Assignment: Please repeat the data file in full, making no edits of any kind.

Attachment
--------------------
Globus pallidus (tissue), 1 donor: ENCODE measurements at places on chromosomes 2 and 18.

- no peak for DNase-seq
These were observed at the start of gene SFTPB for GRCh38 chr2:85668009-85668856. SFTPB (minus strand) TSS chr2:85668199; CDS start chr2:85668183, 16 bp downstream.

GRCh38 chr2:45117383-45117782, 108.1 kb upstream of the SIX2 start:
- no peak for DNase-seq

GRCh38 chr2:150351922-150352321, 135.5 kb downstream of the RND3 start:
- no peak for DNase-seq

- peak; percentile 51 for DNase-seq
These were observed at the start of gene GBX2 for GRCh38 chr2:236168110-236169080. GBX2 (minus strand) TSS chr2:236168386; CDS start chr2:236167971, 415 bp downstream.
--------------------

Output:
Globus pallidus (tissue), 1 donor: ENCODE measurements at places on chromosomes 2 and 18.

- no peak for DNase-seq
These were observed at the start of gene SFTPB for GRCh38 chr2:85668009-85668856. SFTPB (minus strand) TSS chr2:85668199; CDS start chr2:85668183, 16 bp downstream.

GRCh38 chr2:45117383-45117782, 108.1 kb upstream of the SIX2 start:
- no peak for DNase-seq

GRCh38 chr2:150351922-150352321, 135.5 kb downstream of the RND3 start:
- no peak for DNase-seq

- peak; percentile 51 for DNase-seq
These were observed at the start of gene GBX2 for GRCh38 chr2:236168110-236169080. GBX2 (minus strand) TSS chr2:236168386; CDS start chr2:236167971, 415 bp downstream.